Womb of the Nation, 2021
Cotton textile & thread 24" wide x 18" long
Tears in the fabric, tears on the fabric, frayed edges, on the fringe. As I studied maps and started drawing the design for a work about the Washington D.C. area, I realized the one constant was the waterways. Waterways took on the female form. Washington was designed to be the foundation for the Nation for all, but men have used it to benefit those who already have the power. The convergence of the Potomac & Anacostia Rivers drains away life in self-interest. Can the waters wash away the hate & greed and give life to a country where all are given a chance to live?
Echinacea purpurea VII: Pixie Meadowbrite, 2022
Quilted Textiles 7 ½” high x 24”wide
My garden is my inspiration for my creations. While musing on the next piece to make in 2021 the mass of Echinacea/Coneflowers caught my eye. So many colors and textures flowing through my flower bed and a funky spiky seed head which feeds the Finches in the fall & winter. Method: Hand cut, machine quilted, raw edge machine applique, hand constructed Materials: Cotton, aluminum wire, polyester stuffing
Echinacea purpurea VI: Kismet Yellow, 2022
Quilted Textiles 10” high x 25” wide x 25" wide
Magnolia Grandiflora VIII: Fitzgerald the seed, 2021
Recycled designer samples, cotton & polyester textiles, aluminum wire, polyester stuffing, cotton batting, polyester & cotton thread 12" x 12" wide x 9" high
My work now has escaped the boundaries of flat surface art to become sculptures that taunt the viewer to reach out and touch. After the Magnolia Grandiflora's beautiful white flower fades & the seed pods lose their fuzzy exterior they drop to the ground becoming hard & unforgiving when stepped on. This prehistoric vessel has inspired me to bring it to life in a soft medium. Created for No Boundaries 2021 at the Virginia Quilt Museum
Magnolia Grandiflora V: Fitzgerald the Seed, 2019
Quilted Textiles 24" high x 42" wide x 42" wide
Fourth in my Magnolia Grandiflora series I delve further into my fascination with this prehistoric tree. Reducing the quilts to a more abstract form as I find the essence of the curled carpels, smooth tepals and hard, sharp seed pods as they are now escaping the bounds of the surface.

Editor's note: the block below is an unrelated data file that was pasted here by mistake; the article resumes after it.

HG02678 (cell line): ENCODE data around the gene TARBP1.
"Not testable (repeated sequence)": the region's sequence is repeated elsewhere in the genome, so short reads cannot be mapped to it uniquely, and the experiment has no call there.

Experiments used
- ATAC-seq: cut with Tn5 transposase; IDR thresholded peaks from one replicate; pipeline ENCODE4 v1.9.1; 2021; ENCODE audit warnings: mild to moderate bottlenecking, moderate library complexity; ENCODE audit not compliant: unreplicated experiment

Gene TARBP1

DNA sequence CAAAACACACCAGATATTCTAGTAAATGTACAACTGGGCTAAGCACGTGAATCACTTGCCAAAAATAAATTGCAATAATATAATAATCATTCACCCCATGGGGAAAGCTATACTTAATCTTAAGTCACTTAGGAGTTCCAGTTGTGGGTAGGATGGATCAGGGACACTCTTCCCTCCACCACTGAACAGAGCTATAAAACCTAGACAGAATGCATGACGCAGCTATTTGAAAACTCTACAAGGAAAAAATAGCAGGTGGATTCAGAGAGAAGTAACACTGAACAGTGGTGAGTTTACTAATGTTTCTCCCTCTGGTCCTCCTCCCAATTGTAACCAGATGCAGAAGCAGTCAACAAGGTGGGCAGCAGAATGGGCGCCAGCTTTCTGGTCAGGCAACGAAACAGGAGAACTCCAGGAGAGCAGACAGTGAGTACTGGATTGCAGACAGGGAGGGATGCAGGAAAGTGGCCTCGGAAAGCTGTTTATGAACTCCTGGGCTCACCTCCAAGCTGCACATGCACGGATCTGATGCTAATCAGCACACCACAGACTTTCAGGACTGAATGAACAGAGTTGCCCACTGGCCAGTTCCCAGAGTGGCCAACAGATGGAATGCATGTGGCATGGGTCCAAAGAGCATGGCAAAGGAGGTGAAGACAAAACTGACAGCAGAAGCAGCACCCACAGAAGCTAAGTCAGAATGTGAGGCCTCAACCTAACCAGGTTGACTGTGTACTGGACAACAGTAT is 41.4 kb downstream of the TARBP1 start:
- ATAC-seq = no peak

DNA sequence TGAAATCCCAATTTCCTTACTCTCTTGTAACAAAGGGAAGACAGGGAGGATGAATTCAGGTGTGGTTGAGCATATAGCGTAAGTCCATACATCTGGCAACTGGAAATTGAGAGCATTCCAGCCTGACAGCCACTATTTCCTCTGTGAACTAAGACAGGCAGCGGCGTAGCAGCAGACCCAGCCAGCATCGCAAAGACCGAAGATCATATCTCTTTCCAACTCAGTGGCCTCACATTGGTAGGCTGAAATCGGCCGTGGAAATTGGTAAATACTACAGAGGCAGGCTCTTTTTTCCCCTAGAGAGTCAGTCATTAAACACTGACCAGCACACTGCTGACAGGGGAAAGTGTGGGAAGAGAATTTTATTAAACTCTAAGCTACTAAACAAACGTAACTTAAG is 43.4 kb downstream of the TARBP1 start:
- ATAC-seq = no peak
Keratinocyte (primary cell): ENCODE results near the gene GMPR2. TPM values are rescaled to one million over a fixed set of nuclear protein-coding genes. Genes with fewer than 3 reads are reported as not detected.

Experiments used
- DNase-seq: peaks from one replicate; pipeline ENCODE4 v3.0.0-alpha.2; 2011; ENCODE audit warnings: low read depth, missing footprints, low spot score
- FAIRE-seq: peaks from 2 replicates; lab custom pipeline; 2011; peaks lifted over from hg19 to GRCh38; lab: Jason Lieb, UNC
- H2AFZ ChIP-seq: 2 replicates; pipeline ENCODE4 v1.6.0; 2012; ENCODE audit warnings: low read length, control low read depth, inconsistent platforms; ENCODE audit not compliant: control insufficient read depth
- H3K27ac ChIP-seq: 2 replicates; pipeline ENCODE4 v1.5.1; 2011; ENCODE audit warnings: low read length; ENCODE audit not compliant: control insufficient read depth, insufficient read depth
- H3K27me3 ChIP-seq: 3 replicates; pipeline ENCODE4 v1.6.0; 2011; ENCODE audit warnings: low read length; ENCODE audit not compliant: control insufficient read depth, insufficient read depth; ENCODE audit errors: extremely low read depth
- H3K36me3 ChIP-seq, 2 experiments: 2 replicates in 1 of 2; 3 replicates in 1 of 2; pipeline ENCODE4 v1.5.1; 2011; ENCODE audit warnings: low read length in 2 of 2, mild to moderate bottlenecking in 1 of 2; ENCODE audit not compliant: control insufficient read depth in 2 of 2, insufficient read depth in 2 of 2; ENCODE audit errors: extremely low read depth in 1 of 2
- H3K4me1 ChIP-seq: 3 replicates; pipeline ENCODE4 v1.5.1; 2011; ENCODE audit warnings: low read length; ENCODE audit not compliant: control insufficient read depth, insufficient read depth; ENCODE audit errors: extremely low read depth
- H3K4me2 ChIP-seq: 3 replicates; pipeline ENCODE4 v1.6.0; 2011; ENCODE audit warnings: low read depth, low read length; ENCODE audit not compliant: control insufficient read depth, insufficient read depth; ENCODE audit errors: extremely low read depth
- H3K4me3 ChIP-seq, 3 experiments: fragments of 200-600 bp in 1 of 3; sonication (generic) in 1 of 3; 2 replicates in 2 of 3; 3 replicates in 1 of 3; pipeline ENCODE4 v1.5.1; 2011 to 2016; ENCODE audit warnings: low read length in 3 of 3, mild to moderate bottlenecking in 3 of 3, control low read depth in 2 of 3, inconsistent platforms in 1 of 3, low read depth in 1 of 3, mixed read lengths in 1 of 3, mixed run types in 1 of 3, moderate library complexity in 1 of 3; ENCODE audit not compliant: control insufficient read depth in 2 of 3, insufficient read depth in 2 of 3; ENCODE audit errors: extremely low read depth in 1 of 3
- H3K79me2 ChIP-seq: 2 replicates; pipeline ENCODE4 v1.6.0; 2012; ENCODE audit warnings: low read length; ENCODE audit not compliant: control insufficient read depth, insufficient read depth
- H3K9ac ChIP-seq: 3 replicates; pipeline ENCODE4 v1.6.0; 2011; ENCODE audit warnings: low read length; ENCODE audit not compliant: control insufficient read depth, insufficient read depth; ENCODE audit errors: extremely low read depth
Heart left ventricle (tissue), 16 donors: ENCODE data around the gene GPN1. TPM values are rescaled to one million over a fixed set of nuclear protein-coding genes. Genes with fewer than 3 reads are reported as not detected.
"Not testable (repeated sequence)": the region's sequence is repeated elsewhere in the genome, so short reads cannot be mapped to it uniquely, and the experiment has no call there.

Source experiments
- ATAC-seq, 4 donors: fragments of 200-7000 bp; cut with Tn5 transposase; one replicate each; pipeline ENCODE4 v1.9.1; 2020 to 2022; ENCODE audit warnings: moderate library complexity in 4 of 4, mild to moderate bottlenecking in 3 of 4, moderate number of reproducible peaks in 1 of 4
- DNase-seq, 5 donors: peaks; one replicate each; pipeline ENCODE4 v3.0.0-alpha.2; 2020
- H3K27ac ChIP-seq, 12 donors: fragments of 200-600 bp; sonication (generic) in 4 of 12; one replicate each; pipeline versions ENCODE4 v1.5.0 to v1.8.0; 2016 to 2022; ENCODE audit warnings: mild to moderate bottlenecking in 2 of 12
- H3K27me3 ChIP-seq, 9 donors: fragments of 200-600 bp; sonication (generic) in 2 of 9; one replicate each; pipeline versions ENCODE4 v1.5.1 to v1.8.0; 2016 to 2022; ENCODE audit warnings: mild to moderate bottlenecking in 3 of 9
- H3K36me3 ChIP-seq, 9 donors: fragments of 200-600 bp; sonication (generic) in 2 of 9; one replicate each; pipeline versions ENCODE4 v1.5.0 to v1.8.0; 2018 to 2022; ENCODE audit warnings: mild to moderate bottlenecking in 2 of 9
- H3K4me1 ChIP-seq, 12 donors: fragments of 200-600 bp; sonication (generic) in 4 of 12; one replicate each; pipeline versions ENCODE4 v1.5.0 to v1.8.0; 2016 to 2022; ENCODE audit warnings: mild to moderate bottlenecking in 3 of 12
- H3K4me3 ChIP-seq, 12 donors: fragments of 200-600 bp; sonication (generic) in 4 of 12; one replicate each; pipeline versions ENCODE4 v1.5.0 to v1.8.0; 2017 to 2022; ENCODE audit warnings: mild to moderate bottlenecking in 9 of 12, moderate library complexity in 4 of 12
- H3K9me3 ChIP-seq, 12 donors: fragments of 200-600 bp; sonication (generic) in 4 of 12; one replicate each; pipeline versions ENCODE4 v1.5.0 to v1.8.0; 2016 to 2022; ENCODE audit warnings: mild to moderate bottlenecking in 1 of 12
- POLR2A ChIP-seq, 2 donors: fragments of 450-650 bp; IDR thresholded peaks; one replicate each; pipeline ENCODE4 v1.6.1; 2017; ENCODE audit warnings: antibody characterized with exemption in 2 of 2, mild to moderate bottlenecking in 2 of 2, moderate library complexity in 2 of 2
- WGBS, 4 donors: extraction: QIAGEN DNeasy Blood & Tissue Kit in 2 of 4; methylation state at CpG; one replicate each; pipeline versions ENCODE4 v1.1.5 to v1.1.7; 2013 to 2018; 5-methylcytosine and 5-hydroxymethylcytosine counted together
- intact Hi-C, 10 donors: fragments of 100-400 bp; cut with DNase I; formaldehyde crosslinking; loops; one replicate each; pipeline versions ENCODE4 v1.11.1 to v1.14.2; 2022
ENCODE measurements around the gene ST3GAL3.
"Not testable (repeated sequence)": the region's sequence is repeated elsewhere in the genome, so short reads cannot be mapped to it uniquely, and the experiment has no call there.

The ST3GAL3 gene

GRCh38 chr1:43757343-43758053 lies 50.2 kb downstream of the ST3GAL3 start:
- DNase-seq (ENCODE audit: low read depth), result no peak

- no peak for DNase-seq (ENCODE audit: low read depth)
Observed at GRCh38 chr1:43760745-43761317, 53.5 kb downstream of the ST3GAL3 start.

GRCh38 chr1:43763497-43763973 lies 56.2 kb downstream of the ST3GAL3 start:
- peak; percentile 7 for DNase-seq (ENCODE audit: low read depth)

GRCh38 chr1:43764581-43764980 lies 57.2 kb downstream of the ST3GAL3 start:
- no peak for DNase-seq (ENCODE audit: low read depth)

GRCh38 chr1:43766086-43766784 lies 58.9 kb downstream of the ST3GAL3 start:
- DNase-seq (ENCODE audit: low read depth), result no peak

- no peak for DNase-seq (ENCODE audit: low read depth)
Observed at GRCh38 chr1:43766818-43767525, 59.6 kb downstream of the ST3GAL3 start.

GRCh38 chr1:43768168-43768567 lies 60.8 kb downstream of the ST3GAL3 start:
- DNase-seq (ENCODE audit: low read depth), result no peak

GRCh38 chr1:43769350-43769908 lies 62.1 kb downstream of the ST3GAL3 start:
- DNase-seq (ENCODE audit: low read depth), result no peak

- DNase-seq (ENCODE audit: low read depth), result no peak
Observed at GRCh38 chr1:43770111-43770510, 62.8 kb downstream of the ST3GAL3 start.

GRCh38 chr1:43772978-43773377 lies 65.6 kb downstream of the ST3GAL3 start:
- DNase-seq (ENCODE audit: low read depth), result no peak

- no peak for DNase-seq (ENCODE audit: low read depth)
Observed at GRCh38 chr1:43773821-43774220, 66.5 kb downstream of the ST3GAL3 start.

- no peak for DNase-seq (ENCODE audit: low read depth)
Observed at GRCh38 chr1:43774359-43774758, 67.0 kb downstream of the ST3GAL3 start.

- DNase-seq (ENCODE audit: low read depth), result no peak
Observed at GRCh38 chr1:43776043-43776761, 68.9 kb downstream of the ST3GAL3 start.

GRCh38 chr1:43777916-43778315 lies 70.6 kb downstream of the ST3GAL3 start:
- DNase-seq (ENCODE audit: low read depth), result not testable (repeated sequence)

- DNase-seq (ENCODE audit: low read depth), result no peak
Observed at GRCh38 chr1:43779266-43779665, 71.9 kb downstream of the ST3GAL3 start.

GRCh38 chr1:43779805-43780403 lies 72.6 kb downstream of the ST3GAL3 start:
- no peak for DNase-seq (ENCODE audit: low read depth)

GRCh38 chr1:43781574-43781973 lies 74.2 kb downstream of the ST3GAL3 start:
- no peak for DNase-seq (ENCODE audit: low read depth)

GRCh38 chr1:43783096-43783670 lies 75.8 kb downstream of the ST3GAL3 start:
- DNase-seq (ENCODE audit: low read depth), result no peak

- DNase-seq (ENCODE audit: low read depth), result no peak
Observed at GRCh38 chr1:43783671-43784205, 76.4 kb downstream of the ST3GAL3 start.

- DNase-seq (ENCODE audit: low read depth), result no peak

Magnolia Grandiflora VI: Zelda the Flower, 2019
Cotton & polyester textiles, aluminum wire, polyester stuffing, cotton batting, polyester & cotton thread 18” high x 36” wide
My quilts have become more three-dimensional over time. With this piece, I embraced the sculptural form wholeheartedly. Magnolia Grandiflora's flower is white but the bees see it in purples and blues. It was a joy to diverge and allow my love of color to flow into a virginal white flower. Art of the State Pennsylvania 2021.
Magnolia Grandiflora III, 2019
cotton, polyester, acrylic, vinyl, aluminum wire, polyester stuffing, cotton batting, wood framed canvas, polyester & cotton thread 60” high x 72” wide x 20“ deep
Most of my quilts start with a flower or weed in my garden, third in my Magnolia Grandiflora series I delve further into my fascination with this prehistoric tree. I am intrigued by the center of the Magnolia flowers, the curves of the stigmas, often lost to the viewer because they are small. As the work has progressed, they have started to become more abstract. The opposition of the soft, smooth tepals (petals) and hard, sharp seed pods has led me in further exploration as they are now escaping the bounds of the surface of my 'quilts'. Assembling the pieces requires thought of how gravity will change the work overtime, but I love the challenge.
Oak Leaves III Bur Oak in green, 2019
Quilted Textiles 16”wide x 40”high x7”deep
The leaf series evolved from my general interest in trees and my new intense interest in oaks. My parents were moving out of the home I grew up in, which is surrounded by large oak trees; Swamp Chestnut, Red, White & Pin Oaks. As a collector of all types of fabric, decorators and furniture stores supply me with a wide assortment of fabric. Using 'recycled' fabrics that would have ended up in the trash and the restrictions of a small piece of fabric that I cannot replace makes the work more exciting to me. Wanting to add movement to my quilts I began to study falling leaves which continues to intrigue me. This is the third in the series, the negative space has become more important as the series progresses. I want to educate people about all the wonderful reasons to grow oaks; long lived, food for animals, shade, and all the interesting leaf shapes.
Quercus Falling Leaves II: White Oak Leaves in Red, 2019
Quilted Textiles 16”wide x 40”high x6”deep
Earth Matters - 2021 Juried Surface Design Association Member Exhibition Watermark Art Center Bemidji, Minnesota. The leaf series evolved from my interest in oak trees as my parents moved out of the home I grew up in, which is surrounded by large oak trees. As a collector of all types of fabric, I use recycled fabric samples. Fabric that I cannot replace makes the work more exciting to me. Wanting to add movement to my quilts I began to study falling leaves which continues to intrigue me. I want to educate people about all the wonderful reasons to grow oaks; long lived, food for animals, shade, and all the interesting shapes of the leaves.
Magnolia Grandiflora IX: Zelda unleashed, 2021
Quilted Textiles 30" wide x 40" high
The ninth in the series I continue to devolve the structure of the magnolia. Zelda Unleashed was created with the leftovers from other work. The elements that didn't fit the previous more controled works.